Jailed former Major League Baseball player Lenny Dykstra pleaded guilty today to federal bankruptcy fraud charges.
Dykstra -- who is already serving a three-year term behind bars in an auto theft case -- pleaded guilty to felony counts of bankruptcy fraud, concealing property from the bankruptcy estate and money laundering. He faces up to 20 years in federal prison and a fine of $750,000 when sentenced Dec. 3 by U.S. District Judge Dean D. Pregerson.
The ex-baseball star was charged in a federal indictment with selling "World Series-related" baseball memorabilia and equipment, including "gloves, balls, bats, batting gloves, a helmet, shoes, ticket stubs and magazines" that were part of his bankrupt estate, according to court papers.
Dykstra collected at least $15,000 from the illicit sales, Assistant U.S. Attorney Aaron M. May told the court.
Federal prosecutors allege that after he filed for bankruptcy protection in July 2009, Dykstra looted his $18 million Thousand Oaks mansion, lied about who stripped the home and denied receiving money for having sold items that were owned by the bankruptcy estate.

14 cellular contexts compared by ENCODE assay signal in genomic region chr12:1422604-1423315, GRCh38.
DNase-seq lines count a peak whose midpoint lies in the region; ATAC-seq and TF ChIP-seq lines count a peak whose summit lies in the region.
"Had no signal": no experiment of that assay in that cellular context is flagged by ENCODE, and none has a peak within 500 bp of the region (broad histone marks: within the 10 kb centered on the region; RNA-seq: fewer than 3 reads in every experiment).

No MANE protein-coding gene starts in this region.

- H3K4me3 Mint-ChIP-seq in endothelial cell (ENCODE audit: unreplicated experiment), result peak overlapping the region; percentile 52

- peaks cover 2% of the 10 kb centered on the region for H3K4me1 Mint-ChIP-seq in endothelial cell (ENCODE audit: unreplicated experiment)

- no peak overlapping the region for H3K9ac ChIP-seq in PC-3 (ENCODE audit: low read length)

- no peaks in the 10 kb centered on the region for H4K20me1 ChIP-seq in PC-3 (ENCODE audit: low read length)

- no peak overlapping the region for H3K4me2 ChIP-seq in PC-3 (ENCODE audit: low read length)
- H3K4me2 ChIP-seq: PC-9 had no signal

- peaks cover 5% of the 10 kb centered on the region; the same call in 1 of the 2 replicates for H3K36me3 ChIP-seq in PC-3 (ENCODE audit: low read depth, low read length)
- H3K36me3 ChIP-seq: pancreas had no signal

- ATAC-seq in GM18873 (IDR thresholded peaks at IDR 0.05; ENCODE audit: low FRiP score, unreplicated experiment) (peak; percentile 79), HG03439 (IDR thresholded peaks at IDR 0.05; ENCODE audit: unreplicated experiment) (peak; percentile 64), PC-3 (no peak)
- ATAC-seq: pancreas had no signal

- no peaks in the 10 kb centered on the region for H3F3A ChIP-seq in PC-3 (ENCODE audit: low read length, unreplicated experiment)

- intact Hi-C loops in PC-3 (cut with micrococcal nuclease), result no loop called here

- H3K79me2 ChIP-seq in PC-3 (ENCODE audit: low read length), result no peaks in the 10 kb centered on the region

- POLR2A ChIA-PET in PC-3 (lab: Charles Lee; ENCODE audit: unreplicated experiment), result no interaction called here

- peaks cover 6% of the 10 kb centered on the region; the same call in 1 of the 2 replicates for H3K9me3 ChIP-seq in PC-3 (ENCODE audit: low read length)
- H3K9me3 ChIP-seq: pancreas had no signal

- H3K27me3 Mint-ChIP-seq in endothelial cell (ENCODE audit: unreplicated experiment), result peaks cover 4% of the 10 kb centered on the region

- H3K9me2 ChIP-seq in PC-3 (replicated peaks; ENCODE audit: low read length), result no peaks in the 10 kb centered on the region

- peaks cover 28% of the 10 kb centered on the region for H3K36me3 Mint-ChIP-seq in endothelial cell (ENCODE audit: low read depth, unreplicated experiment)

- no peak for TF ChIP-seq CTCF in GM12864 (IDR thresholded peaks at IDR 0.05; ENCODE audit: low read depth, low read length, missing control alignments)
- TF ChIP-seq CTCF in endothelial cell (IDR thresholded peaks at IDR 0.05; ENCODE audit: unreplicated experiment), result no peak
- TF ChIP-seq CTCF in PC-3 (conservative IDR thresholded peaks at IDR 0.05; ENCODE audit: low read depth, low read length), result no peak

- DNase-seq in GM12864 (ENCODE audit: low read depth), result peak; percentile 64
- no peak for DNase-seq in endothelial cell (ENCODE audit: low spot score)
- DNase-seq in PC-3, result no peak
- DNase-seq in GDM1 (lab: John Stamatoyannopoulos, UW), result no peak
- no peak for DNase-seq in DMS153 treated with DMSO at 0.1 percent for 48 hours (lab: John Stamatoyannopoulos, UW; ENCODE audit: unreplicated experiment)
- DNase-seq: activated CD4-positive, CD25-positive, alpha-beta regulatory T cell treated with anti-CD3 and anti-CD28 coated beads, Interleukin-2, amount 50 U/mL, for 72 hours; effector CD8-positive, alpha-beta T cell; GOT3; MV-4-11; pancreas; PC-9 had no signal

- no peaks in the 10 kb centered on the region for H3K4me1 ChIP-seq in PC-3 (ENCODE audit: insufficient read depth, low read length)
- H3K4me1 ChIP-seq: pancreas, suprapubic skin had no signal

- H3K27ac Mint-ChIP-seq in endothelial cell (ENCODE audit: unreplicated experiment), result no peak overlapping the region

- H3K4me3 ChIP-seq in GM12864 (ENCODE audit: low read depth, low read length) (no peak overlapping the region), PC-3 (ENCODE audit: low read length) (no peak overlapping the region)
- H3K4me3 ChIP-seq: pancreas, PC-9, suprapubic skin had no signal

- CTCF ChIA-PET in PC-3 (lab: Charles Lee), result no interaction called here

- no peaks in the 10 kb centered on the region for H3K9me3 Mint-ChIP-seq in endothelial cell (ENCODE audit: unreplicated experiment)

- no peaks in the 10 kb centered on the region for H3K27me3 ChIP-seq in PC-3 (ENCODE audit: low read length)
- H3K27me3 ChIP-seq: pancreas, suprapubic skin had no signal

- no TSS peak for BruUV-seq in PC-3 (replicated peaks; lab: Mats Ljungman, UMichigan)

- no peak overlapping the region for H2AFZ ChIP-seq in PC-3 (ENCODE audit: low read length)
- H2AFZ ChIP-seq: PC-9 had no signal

In April, the 49-year-old Dykstra was sentenced to 90 days in jail and three years probation following his plea to one count each of assault with a deadly weapon and lewd conduct in a separate case, according to the Los Angeles City Attorney's Office.
The former New York Mets and Philadelphia Phillies outfielder also was ordered to stay away from five women named in the case. He has been banned from posting or soliciting on Craigslist or any other social networking site under any name.
The case stemmed from a series of complaints in 2009, 2010 and 2011.
Prosecutors said Dykstra informed female applicants that a job in his home required them to give him a massage. During a July 2010 encounter with one woman, he exposed himself and held a knife, according to prosecutors.
Dykstra was sentenced March 5 to three years in prison after unsuccessfully trying to withdraw his October 2011 plea to three counts of grand theft auto and one count of filing a false financial statement.
Dykstra lived in Encino when he was arrested by LAPD's Commercial Crimes Division for the numerous felony charges.